Barry Ritholtz via Seeking Alpha gives yet another example of a disheartening trend, namely, that government-issued statistics that investors, economists, and businesses for analytical and planning purposes are increasingly dubious.
The case in point is the employment statistics. While the widely cited Bureau of Labor Statistics monthly employment report has showed tepid to reasonable employment growth, a more accurate count, Business Employment Dynamics, which comes out on a delayed basis, shows substantially lower job growth. For example, third quarter 2006 according to the employment report showed an addition of 442,000 jobs, while the BED found gains of 19,000. And the big culprit seems to be a “voodoo calculation, the “birth/death model” a plug to allow for business creation and failure (one we’ve commented on before). Note this feature was added in 2001.
From Seeking Alpha:
On Thursday, we discussed another employment measure, assembled from the quarterly census of state unemployment insurance records.
This measure is discussed in much greater detail this week in the Liscio Report, via Barron’s Alan Abelson:
UNLESS THE WORLD IMPLODES BEFORE THEN, this Friday the Bureau of Labor Statistics is slated to release May’s employment report. As the big day approaches, Wall Street, as it always does, will indulge in an orgy of guesswork as to what the numbers will be. That this is destined to prove an exercise in futility will not deter for a moment the participants from repeating it a month hence.
Actually, these cockeyed Nostradamuses are more deserving of sympathy than contempt. For apart from their own fallibility — which, since so many are card-carrying economists, is considerable — their prophecies are prey to the even more considerable whims, quirks and fantasies of Uncle Sam’s data assemblers.
Just how much such idiosyncracies distort the actual count of the gainfully employed and, by extension, of those out of work, is hard to pin down to the last decimal. But that it can be huge is evident in another report issued last week by that same Bureau of Labor Statistics (which might better be called the Bureau of Labored Statistics). It’s called Business Employment Dynamics, and we’d been in blissful ignorance of its existence until enlightened by that diligent duo, Philippa Dunne and Doug Henwood, responsible for the Liscio Report.
As Philippa and Doug explain, this series reports detailed gross job gains and losses in the private sector based on nearly complete coverage “of the employment universe provided by the unemployment insurance system.” More painstaking than the familiar monthly surveys of employment, the tally is published with a lag of several quarters; the one released earlier this month, for example, was for the third quarter of 2006. What it showed, though, was eye-opening.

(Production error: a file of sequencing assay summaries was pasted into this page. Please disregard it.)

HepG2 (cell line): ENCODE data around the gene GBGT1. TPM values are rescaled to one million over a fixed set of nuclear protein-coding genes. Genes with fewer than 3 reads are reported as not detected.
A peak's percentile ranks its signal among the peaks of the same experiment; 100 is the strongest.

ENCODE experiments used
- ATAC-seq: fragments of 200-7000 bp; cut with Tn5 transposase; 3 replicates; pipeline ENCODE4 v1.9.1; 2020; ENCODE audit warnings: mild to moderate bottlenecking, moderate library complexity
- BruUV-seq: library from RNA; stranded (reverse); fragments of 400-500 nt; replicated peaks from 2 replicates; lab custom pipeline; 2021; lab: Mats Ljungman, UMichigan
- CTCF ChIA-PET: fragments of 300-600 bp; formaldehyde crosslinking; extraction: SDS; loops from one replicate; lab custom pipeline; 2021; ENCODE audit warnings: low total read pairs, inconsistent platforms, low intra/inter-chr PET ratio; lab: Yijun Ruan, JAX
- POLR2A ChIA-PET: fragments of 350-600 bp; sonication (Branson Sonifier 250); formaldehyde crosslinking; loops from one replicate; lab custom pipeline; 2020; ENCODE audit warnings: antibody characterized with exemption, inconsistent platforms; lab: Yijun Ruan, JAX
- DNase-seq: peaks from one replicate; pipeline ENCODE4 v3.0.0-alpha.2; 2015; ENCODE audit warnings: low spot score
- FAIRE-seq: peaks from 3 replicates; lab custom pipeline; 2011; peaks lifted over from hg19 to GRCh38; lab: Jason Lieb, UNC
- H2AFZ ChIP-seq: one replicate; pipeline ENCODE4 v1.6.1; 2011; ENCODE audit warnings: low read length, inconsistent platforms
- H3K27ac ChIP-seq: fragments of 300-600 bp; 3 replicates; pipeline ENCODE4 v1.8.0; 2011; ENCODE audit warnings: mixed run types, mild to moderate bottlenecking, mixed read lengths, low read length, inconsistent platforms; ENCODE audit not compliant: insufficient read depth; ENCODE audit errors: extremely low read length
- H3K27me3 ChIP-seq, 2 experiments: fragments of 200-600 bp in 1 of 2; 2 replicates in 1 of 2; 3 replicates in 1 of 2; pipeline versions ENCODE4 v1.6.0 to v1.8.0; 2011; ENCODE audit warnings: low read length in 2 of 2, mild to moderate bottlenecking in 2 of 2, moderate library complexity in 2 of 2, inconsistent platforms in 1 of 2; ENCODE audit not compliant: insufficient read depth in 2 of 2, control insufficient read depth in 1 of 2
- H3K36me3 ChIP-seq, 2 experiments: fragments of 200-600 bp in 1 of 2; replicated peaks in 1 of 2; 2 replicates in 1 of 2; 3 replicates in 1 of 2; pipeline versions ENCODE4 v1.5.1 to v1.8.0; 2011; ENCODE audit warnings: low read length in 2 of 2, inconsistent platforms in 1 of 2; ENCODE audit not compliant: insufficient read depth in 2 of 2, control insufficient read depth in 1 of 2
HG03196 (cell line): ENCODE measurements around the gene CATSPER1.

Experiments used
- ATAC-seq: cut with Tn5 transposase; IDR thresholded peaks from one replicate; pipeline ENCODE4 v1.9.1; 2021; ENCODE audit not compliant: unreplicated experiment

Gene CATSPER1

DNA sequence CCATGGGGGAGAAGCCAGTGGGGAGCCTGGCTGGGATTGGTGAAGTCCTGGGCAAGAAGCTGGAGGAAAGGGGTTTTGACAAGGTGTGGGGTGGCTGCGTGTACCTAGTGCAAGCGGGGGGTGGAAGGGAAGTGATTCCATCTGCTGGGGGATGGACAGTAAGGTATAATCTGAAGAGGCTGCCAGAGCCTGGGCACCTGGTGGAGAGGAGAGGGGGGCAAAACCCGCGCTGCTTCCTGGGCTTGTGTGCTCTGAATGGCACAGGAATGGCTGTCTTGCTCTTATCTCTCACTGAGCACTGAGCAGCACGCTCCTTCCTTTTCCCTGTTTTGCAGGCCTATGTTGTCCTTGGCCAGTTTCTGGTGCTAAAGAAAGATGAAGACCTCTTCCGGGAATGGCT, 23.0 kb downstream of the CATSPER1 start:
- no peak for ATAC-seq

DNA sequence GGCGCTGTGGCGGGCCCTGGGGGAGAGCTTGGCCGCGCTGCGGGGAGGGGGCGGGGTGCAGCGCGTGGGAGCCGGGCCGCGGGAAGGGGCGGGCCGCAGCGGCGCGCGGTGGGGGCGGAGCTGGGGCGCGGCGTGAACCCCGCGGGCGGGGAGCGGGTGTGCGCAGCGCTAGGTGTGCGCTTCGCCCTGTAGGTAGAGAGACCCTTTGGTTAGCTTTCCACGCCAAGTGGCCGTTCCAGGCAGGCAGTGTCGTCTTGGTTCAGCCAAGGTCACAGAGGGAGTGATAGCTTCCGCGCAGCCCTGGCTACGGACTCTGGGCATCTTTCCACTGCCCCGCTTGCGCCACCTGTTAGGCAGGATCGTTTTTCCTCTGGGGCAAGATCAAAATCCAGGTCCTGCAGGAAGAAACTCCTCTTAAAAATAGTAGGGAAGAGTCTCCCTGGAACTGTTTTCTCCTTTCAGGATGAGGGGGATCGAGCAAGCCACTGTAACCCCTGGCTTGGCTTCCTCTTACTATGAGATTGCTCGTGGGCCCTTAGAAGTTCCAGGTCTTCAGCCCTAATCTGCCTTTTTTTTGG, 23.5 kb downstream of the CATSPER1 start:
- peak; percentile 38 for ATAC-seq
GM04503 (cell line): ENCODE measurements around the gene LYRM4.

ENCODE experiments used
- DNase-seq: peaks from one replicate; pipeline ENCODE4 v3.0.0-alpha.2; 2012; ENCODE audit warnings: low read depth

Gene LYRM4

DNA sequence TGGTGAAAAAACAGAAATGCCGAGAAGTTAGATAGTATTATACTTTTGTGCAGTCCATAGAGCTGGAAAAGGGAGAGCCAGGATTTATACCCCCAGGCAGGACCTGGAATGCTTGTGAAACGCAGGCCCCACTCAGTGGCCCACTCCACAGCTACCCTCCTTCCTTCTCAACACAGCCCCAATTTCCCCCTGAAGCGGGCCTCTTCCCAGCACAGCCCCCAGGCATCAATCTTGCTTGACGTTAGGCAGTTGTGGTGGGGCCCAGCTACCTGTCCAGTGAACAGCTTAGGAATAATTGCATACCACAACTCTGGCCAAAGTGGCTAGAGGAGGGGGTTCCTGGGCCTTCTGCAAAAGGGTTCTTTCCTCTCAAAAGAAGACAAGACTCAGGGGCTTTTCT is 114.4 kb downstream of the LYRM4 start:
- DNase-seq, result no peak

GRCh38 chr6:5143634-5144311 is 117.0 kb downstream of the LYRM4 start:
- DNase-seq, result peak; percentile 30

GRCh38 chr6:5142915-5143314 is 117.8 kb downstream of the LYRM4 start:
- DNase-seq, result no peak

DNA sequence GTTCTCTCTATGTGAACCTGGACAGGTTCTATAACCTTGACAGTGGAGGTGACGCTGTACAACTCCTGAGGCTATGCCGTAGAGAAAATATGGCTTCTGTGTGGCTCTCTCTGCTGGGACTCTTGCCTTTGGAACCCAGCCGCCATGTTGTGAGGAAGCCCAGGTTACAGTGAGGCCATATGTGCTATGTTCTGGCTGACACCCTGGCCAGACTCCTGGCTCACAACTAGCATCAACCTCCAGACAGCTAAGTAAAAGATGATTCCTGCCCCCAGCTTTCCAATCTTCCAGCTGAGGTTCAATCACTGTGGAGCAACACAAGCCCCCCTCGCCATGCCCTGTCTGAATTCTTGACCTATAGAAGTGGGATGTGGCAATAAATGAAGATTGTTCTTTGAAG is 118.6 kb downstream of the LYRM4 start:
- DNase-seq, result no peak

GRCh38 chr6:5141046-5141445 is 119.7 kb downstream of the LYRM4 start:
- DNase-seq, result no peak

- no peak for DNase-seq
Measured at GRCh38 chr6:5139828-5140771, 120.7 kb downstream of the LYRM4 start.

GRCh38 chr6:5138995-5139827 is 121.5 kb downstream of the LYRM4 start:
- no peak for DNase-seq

Thus, compared with a gain for the quarter of 442,000 jobs reported in the so-called establishment survey, the Business Employment Dynamics, or BED, reckoning was a scant 19,000 additions. In manufacturing, the 9,000 jobs lost according to the payroll figures balloon into a loss of 95,000 jobs in the BED data; the improbable 20,000 additions in construction (think: housing) turns into a loss of 77,000 by BED’s measure; the 507,000 gain in private services shrinks to 108,00. And so it goes. Or, more accurately, so goes the job mirage.
One likely culprit, Philippa and Doug suggest, is that curious concoction known as the “birth/death” model used by the Bureau of Labor Statistics to estimate the gains/losses in jobs from the launching and demise of businesses. Thanks to this voodoo calculation, 156,000 were added in last year’s third quarter and a hefty 388,000 in the opening four months of this year. Nice going, indeed, considering that first-quarter GDP growth probably, when the dust clears, will have fallen below 1%, and April was a punk month.
All of which, among other things, solves a puzzle that seems to have bothered quite a few people: namely, how can the economy be running out of steam when there’s relatively little unemployment? The answer, pure and simple, is that there are significantly fewer folks working and significantly more folks out of a job than the official payroll numbers would have you believe. The next time someone assures you that the employment picture is bright, make sure he smiles when he says that. (emphasis added)
As we have laboriously argued over the past few years, this has not been a great post-recession cycle for private sector job creation. It has been a boom time, however, for creative accounting in government measurements.
The bottom line: New job creation has been mediocre, and wildly overstated by BLS since changes made to measuring jobs in 2001.